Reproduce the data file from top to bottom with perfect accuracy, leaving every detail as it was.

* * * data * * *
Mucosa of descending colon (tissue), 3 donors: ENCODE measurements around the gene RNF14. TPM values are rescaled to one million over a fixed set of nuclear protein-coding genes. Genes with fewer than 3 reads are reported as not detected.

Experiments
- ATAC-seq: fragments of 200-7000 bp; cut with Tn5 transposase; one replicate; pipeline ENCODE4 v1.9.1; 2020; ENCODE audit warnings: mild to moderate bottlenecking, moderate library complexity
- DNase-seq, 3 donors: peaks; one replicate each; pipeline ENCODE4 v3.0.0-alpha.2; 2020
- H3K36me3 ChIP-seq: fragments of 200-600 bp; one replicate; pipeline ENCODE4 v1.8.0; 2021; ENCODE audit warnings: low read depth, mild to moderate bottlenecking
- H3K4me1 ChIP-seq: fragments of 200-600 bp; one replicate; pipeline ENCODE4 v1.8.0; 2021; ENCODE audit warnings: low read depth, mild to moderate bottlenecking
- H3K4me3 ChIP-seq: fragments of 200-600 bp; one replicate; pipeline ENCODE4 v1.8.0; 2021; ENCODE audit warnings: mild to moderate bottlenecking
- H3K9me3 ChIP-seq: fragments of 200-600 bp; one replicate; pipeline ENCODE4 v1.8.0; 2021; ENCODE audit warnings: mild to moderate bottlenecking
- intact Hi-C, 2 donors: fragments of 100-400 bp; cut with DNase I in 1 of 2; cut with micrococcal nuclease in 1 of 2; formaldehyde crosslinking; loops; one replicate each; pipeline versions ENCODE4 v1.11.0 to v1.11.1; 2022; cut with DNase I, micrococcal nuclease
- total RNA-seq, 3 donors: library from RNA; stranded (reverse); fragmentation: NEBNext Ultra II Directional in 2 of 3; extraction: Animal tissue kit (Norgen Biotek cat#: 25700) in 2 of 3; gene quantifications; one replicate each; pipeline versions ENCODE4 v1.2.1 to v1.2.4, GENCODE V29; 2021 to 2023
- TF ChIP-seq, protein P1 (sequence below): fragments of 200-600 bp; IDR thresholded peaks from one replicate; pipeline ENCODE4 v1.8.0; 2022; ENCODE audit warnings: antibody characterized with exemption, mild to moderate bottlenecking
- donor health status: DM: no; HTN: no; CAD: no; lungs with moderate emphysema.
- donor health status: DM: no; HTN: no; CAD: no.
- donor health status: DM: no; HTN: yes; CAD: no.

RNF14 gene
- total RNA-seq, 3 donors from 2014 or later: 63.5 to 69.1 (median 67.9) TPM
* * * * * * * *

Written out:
Mucosa of descending colon (tissue), 3 donors: ENCODE measurements around the gene RNF14. TPM values are rescaled to one million over a fixed set of nuclear protein-coding genes. Genes with fewer than 3 reads are reported as not detected.

Experiments
- ATAC-seq: fragments of 200-7000 bp; cut with Tn5 transposase; one replicate; pipeline ENCODE4 v1.9.1; 2020; ENCODE audit warnings: mild to moderate bottlenecking, moderate library complexity
- DNase-seq, 3 donors: peaks; one replicate each; pipeline ENCODE4 v3.0.0-alpha.2; 2020
- H3K36me3 ChIP-seq: fragments of 200-600 bp; one replicate; pipeline ENCODE4 v1.8.0; 2021; ENCODE audit warnings: low read depth, mild to moderate bottlenecking
- H3K4me1 ChIP-seq: fragments of 200-600 bp; one replicate; pipeline ENCODE4 v1.8.0; 2021; ENCODE audit warnings: low read depth, mild to moderate bottlenecking
- H3K4me3 ChIP-seq: fragments of 200-600 bp; one replicate; pipeline ENCODE4 v1.8.0; 2021; ENCODE audit warnings: mild to moderate bottlenecking
- H3K9me3 ChIP-seq: fragments of 200-600 bp; one replicate; pipeline ENCODE4 v1.8.0; 2021; ENCODE audit warnings: mild to moderate bottlenecking
- intact Hi-C, 2 donors: fragments of 100-400 bp; cut with DNase I in 1 of 2; cut with micrococcal nuclease in 1 of 2; formaldehyde crosslinking; loops; one replicate each; pipeline versions ENCODE4 v1.11.0 to v1.11.1; 2022; cut with DNase I, micrococcal nuclease
- total RNA-seq, 3 donors: library from RNA; stranded (reverse); fragmentation: NEBNext Ultra II Directional in 2 of 3; extraction: Animal tissue kit (Norgen Biotek cat#: 25700) in 2 of 3; gene quantifications; one replicate each; pipeline versions ENCODE4 v1.2.1 to v1.2.4, GENCODE V29; 2021 to 2023
- TF ChIP-seq, protein P1 (sequence below): fragments of 200-600 bp; IDR thresholded peaks from one replicate; pipeline ENCODE4 v1.8.0; 2022; ENCODE audit warnings: antibody characterized with exemption, mild to moderate bottlenecking
- donor health status: DM: no; HTN: no; CAD: no; lungs with moderate emphysema.
- donor health status: DM: no; HTN: no; CAD: no.
- donor health status: DM: no; HTN: yes; CAD: no.

RNF14 gene
- total RNA-seq, 3 donors from 2014 or later: 63.5 to 69.1 (median 67.9) TPM